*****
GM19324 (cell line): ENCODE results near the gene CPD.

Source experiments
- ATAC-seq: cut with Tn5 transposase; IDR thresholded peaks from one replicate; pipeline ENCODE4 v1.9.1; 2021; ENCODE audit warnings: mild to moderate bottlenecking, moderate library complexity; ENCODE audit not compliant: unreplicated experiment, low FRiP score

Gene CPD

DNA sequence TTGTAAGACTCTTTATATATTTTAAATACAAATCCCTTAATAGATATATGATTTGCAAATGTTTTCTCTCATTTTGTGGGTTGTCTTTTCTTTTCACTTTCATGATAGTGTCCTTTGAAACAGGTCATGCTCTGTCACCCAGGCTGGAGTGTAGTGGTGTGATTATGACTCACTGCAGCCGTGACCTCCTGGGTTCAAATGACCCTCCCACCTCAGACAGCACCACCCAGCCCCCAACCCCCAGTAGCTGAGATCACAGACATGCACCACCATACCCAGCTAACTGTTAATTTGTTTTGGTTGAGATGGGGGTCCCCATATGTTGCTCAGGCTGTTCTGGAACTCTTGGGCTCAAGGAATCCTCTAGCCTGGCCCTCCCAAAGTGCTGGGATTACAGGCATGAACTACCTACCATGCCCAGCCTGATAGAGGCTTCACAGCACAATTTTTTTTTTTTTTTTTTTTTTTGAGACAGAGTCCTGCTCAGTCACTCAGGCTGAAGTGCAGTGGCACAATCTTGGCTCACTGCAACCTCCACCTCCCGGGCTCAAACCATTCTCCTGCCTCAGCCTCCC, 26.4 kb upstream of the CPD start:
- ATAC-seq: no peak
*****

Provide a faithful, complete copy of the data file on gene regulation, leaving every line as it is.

GM19324 (cell line): ENCODE results near the gene CPD.

Source experiments
- ATAC-seq: cut with Tn5 transposase; IDR thresholded peaks from one replicate; pipeline ENCODE4 v1.9.1; 2021; ENCODE audit warnings: mild to moderate bottlenecking, moderate library complexity; ENCODE audit not compliant: unreplicated experiment, low FRiP score

Gene CPD

DNA sequence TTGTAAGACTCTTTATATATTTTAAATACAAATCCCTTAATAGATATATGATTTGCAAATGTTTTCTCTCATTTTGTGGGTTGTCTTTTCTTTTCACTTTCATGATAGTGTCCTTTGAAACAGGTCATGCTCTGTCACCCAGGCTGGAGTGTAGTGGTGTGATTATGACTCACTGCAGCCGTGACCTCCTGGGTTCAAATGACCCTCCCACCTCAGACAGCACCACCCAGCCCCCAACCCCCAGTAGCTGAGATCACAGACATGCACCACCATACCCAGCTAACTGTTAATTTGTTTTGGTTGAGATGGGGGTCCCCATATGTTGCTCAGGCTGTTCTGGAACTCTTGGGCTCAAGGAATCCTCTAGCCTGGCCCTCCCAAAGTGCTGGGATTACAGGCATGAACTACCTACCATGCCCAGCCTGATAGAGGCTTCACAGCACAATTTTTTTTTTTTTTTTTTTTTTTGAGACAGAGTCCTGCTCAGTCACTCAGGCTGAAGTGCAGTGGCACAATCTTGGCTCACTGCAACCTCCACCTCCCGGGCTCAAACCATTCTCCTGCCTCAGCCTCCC, 26.4 kb upstream of the CPD start:
- ATAC-seq: no peak